Results: Somatosensory input originates in the dorsal root ganglia and trigeminal ganglia, and is transmitted directly and indirectly through 2nd-order nuclei to the ventral cochlear nucleus, dorsal cochlear nucleus (DCN), and inferior colliculus. The glutamatergic somatosensory afferents can be segregated from auditory nerve inputs by the type of vesicular glutamate transporters present in their terminals. Electrical stimulation of the somatosensory input results in a complex combination of excitation and inhibition, and alters the rate and timing of responses to acoustic stimulation. Deafness increases the spontaneous rates of those neurons that receive excitatory somatosensory input and results in a greater sensitivity of DCN neurons to trigeminal stimulation.

Conclusions: Auditory-somatosensory bimodal integration is already present in 1st-order auditory nuclei. The balance of excitation and inhibition elicited by somatosensory input is altered following deafness. The increase in somatosensory influence on auditory neurons when their auditory input is diminished could be due to cross-modal reinnervation or increased synaptic strength, and may contribute to mechanisms underlying somatic tinnitus.

from the American Journal of Audiology

Transmeatal Low-Level Laser Therapy for Chronic Tinnitus with Cochlear Dysfunction

from Audiology & Neuro-Otology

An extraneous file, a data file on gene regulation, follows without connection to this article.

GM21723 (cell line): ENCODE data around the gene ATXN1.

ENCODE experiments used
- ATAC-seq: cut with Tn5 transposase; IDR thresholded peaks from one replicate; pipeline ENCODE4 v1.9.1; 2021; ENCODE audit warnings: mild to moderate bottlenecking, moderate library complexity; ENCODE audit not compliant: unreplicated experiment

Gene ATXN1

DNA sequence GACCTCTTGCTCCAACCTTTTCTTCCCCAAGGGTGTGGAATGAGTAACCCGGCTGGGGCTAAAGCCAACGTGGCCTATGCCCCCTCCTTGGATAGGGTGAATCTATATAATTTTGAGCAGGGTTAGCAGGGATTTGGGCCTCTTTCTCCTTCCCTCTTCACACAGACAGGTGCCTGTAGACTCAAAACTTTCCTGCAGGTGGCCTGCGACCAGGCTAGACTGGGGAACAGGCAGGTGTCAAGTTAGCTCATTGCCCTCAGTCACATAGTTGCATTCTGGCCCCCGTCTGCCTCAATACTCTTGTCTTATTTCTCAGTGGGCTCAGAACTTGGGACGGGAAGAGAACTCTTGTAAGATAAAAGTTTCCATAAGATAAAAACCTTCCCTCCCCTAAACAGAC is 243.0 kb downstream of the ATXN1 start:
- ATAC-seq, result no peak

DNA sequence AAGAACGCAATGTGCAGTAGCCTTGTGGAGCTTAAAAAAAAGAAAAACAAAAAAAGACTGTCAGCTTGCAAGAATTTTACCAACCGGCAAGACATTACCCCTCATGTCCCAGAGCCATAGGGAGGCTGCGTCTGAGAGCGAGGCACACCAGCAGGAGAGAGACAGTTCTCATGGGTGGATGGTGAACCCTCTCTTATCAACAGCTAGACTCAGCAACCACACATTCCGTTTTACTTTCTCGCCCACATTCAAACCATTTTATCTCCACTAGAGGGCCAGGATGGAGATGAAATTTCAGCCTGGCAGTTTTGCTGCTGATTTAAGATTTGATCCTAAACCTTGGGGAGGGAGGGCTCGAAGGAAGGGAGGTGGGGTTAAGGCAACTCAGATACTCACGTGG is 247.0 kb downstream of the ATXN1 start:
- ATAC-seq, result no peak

Objectives: To establish the efficacy of low-level laser therapy for tinnitus. Methods: We performed a prospective, randomized double-blind study on 60 outpatients with tinnitus presenting sensorineural hearing loss in the affected ear. They were randomly divided into two groups, the first performing active laser therapy 20 min a day for 3 months with a 650-nm, 5-mW soft laser (group L), the second using a dummy device which duplicated all aspects of active laser therapy except for the activation of the laser beam (group C). One subject in both groups dropped out due to an increase in tinnitus loudness. Two more patients in each group ceased to comply with the protocol due to familiar problems. Results: The Tinnitus Handicap Inventory (THI) was considered the main outcome measure; no statistical difference was detected between the 2 groups in the THI total score (p = 0.97), and its functional (p = 0.89), emotional (p = 0.89) and catastrophic (p = 0.89) subscales. Moreover, a visual analog scale for self-perceived loudness of the tinnitus showed no difference between the groups (p = 0.69). Regarding psychoacoustic parameters, the minimum masking level showed no difference (p = 0.42), while loudness expressed in sensation level exhibited lower values in group L (p = 0.0127). Group L subjects also presented a decreased rate of hyperacusis (p = 0.02). No changes were detected in the audiometric threshold in both groups. Conclusions: Soft laser therapy demonstrated no efficacy as a therapeutic measure for tinnitus.